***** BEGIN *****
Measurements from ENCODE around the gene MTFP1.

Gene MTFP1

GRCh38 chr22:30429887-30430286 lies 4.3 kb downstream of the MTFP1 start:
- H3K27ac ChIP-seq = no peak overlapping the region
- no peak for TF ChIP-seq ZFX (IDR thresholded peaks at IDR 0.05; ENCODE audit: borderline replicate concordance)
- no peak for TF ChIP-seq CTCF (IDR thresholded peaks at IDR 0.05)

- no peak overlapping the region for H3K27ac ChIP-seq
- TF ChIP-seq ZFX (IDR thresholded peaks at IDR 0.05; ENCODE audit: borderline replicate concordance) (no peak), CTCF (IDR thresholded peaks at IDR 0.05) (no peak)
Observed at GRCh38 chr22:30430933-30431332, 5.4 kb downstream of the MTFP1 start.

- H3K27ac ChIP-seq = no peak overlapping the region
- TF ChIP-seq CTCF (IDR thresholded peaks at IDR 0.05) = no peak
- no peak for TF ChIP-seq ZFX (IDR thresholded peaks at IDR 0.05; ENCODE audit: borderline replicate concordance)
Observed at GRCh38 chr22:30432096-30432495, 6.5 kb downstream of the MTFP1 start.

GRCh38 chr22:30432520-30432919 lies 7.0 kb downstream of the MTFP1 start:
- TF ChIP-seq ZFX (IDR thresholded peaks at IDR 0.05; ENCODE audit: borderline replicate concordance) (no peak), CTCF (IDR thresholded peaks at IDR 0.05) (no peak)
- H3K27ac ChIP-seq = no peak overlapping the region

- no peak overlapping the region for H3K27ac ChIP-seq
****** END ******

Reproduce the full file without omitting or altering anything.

Measurements from ENCODE around the gene MTFP1.

Gene MTFP1

GRCh38 chr22:30429887-30430286 lies 4.3 kb downstream of the MTFP1 start:
- H3K27ac ChIP-seq = no peak overlapping the region
- no peak for TF ChIP-seq ZFX (IDR thresholded peaks at IDR 0.05; ENCODE audit: borderline replicate concordance)
- no peak for TF ChIP-seq CTCF (IDR thresholded peaks at IDR 0.05)

- no peak overlapping the region for H3K27ac ChIP-seq
- TF ChIP-seq ZFX (IDR thresholded peaks at IDR 0.05; ENCODE audit: borderline replicate concordance) (no peak), CTCF (IDR thresholded peaks at IDR 0.05) (no peak)
Observed at GRCh38 chr22:30430933-30431332, 5.4 kb downstream of the MTFP1 start.

- H3K27ac ChIP-seq = no peak overlapping the region
- TF ChIP-seq CTCF (IDR thresholded peaks at IDR 0.05) = no peak
- no peak for TF ChIP-seq ZFX (IDR thresholded peaks at IDR 0.05; ENCODE audit: borderline replicate concordance)
Observed at GRCh38 chr22:30432096-30432495, 6.5 kb downstream of the MTFP1 start.

GRCh38 chr22:30432520-30432919 lies 7.0 kb downstream of the MTFP1 start:
- TF ChIP-seq ZFX (IDR thresholded peaks at IDR 0.05; ENCODE audit: borderline replicate concordance) (no peak), CTCF (IDR thresholded peaks at IDR 0.05) (no peak)
- H3K27ac ChIP-seq = no peak overlapping the region

- no peak overlapping the region for H3K27ac ChIP-seq